Defining the PAE allows the asset register to be compiled in parallel with the assessment of the coal and coal seam gas resources and the development of the coal resource development pathway (see pending companion product 2.3) for the subregion.
Because development of the Galilee PAE occurred prior to any modelling or significant data analysis taking place as part of the Galilee BA, the following principles guided the development of the PAE:
- The PAE had to encompass all conceivable, conceptualised scenarios, and be conservative and precautionary.
- The PAE had to encompass all potential coal resource developments within the Galilee subregion (see Lewis et al., 2014).
- There needed to be a buffer zone around the PAE area to avoid potential boundary effects during modelling and impact assessment (e.g. not having enough data outside the modelled area of interest to show the true edge of potential response and impact areas).
The Galilee PAE was constructed from two parts: a surface water PAE and groundwater PAE.
The surface water PAE was constructed according to the following steps:
- Identify major catchments in the Galilee subregion and identify where the major drainage channels ended.
- Identify major infrastructure in the catchments where surface water flow could be significantly impeded (e.g. dams).
- If infrastructure such as a major dam exists, then the PAE was stopped at that point, as it was assumed any impacts would be captured rather than propagated further downstream. The exception was the surface water PAE in the Burdekin river basin. For the Burdekin River, the surface water PAE was extended beyond the Burdekin Falls dam to the coast. This was done to ensure that assets in the vicinity of the Burdekin River directly downstream of the dam were included in the asset register as all of the coal developments at an advanced approval stage in the Galilee subregion are located in the headwaters of the Burdekin river basin.
- If there was no significant infrastructure, then the surface water PAE was extended along the main drainage to the outlet of the catchment. This was either at the sea or Kati Thanda – Lake Eyre.
- A buffer of 5 km was placed around all drainage channels, to capture any near-stream assets and counter potential data errors in GIS datasets.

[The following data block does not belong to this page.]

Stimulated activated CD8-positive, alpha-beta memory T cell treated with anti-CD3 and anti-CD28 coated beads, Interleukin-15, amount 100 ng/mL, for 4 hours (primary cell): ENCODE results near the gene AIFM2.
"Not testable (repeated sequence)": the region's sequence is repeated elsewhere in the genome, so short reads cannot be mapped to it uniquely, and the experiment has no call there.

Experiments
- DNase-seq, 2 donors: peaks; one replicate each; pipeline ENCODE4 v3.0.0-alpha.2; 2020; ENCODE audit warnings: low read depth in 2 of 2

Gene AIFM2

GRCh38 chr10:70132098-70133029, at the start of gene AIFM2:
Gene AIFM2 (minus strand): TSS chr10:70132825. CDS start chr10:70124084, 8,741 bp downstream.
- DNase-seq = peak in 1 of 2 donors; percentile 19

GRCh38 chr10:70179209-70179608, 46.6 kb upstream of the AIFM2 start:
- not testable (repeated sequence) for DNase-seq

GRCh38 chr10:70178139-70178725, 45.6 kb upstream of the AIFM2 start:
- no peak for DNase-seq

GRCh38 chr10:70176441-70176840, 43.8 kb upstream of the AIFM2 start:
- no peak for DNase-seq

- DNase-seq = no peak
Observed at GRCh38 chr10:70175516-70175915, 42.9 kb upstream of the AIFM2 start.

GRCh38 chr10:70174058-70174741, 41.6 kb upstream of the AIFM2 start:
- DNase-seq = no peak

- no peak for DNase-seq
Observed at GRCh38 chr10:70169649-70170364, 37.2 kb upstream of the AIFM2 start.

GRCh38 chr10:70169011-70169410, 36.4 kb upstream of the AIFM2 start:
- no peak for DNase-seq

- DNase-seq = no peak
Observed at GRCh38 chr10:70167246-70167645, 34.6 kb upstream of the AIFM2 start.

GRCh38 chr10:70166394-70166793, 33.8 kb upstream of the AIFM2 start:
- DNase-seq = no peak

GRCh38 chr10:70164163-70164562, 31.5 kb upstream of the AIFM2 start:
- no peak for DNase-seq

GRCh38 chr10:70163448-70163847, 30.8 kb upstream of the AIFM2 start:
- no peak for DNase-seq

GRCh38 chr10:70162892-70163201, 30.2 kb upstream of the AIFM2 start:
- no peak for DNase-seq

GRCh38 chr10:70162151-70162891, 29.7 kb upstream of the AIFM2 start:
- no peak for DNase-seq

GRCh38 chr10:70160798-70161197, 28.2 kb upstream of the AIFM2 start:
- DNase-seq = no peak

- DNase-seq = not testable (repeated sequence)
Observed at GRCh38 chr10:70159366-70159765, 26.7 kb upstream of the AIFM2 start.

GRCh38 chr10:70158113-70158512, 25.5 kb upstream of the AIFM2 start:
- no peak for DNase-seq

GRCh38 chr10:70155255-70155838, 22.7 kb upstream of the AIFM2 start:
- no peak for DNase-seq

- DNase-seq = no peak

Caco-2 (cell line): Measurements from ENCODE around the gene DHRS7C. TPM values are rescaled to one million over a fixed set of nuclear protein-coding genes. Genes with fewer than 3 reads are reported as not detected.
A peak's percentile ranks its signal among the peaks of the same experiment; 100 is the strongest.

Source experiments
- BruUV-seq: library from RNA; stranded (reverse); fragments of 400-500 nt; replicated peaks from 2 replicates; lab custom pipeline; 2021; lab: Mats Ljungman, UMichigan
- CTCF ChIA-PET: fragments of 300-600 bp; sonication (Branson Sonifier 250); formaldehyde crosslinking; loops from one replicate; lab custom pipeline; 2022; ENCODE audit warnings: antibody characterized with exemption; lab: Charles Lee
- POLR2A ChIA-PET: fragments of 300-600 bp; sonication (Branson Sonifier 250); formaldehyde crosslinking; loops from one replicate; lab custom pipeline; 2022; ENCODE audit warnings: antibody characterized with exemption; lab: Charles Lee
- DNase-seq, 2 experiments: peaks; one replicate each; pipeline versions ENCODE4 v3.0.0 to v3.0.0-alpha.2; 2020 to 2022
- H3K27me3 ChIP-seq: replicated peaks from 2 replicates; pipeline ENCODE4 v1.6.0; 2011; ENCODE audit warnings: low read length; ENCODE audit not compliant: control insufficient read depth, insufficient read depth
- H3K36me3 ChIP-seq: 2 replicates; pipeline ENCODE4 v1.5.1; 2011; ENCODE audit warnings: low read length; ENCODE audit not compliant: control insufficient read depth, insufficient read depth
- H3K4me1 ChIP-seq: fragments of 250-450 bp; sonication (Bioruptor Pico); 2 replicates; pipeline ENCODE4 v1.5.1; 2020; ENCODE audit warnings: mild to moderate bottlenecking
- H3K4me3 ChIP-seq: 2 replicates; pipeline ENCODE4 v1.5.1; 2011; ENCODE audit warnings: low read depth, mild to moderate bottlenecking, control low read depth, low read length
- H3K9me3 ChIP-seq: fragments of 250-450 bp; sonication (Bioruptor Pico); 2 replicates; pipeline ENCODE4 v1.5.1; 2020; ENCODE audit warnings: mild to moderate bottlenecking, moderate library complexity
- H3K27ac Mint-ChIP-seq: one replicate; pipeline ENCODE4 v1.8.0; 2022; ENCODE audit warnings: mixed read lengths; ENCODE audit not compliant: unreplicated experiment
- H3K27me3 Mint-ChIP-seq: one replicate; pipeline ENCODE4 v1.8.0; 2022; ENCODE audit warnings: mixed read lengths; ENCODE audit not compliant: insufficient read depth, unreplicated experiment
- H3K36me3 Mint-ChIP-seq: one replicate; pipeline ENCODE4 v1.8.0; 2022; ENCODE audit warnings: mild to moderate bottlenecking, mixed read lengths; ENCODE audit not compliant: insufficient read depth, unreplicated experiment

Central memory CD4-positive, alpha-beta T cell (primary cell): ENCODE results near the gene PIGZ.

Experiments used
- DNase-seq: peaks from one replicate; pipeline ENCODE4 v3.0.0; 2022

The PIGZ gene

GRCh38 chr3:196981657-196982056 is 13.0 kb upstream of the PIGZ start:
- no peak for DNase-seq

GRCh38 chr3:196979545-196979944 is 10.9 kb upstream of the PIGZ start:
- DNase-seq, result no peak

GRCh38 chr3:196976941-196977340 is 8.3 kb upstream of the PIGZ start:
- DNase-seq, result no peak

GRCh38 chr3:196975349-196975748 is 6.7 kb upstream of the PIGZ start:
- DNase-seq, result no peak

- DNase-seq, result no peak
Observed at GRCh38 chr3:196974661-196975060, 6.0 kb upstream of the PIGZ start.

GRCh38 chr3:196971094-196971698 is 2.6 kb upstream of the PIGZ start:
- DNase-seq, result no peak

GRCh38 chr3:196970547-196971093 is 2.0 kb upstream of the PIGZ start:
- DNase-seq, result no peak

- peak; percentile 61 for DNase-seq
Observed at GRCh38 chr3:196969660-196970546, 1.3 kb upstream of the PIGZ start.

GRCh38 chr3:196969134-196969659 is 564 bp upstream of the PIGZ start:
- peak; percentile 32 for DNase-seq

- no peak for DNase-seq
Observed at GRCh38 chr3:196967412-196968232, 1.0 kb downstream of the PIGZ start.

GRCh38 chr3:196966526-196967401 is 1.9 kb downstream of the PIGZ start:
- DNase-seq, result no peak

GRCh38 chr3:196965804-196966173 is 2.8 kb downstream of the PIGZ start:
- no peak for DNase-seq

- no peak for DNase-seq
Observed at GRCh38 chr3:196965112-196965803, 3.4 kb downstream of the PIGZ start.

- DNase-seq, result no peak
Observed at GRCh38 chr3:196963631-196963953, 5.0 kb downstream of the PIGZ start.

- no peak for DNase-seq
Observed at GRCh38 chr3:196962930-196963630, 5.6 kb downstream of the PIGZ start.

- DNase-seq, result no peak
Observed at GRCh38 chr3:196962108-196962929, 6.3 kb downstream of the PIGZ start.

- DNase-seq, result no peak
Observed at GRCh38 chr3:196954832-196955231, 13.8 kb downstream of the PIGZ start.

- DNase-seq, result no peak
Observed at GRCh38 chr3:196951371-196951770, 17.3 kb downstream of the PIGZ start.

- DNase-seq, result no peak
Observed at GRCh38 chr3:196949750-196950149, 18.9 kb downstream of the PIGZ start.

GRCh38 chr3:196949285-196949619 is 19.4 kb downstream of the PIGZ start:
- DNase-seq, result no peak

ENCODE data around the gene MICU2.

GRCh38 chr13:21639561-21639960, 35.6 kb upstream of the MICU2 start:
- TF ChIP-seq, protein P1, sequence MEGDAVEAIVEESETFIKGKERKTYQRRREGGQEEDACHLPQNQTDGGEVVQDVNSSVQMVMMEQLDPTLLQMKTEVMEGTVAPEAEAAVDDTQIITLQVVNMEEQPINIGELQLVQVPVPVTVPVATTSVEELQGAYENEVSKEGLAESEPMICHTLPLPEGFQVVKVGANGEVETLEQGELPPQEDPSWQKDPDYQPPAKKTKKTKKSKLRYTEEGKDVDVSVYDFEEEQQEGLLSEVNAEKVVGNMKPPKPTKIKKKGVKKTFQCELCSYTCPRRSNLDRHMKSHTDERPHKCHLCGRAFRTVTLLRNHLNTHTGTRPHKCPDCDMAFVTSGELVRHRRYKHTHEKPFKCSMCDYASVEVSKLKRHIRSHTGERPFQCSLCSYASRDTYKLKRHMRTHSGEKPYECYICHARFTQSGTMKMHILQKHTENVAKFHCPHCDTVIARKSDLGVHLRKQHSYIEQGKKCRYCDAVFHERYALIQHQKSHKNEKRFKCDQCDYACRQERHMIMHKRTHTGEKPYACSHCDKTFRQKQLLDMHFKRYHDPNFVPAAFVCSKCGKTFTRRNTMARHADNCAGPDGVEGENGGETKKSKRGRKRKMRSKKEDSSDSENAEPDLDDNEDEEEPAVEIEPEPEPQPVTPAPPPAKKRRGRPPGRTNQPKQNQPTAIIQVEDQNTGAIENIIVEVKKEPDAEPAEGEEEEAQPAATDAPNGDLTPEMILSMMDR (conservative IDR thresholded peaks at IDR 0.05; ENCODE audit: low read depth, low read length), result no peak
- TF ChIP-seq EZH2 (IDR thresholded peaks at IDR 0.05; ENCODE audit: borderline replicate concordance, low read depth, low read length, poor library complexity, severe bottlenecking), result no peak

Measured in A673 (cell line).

The groundwater PAE was constructed according to the following steps:
- The whole of the Galilee subregion was included according to the precautionary principle. This approach was taken because, at the time of development of the PAE, there was limited information available about potential coal resource developments and potential hydrogeological connectivity.
- A buffer of 20 km was applied to the eastern margin of the subregion. Here, the reasoning was that the eastern margin of the Galilee subregion forms a major geological boundary and it is envisaged that drawdown of the watertable from developments would not extend far into adjoining geological regions. In addition, a 20 km buffer would include much of the Belyando River catchment, which is an area in which impacts could potentially occur as a result of its proximity to proposed coal resource developments.
- At the time of development of the Galilee PAE, it was still uncertain how far any potential hydrological responses might extend into overlying aquifers associated with the Eromanga Basin. Thus a 200 km buffer was applied to the western and southern margins of the subregion. The reasoning here was that the overlying Eromanga Basin rock units extend to the west and south of the Galilee subregion.
- The section of PAE boundary extending north-east from Cloncurry corresponds with the edge of the Eromanga Basin. This basin margin edge approximates a major groundwater divide in the Great Artesian Basin.
The Galilee PAE is a composite of this groundwater PAE and surface water PAE (Figure 3).
Product Finalisation date
- 1.3.1 Methods
- 1.3.2 Ecological assets
- 1.3.3 Economic assets
- 1.3.4 Sociocultural assets
- Contributors to the Technical Programme
- About this technical product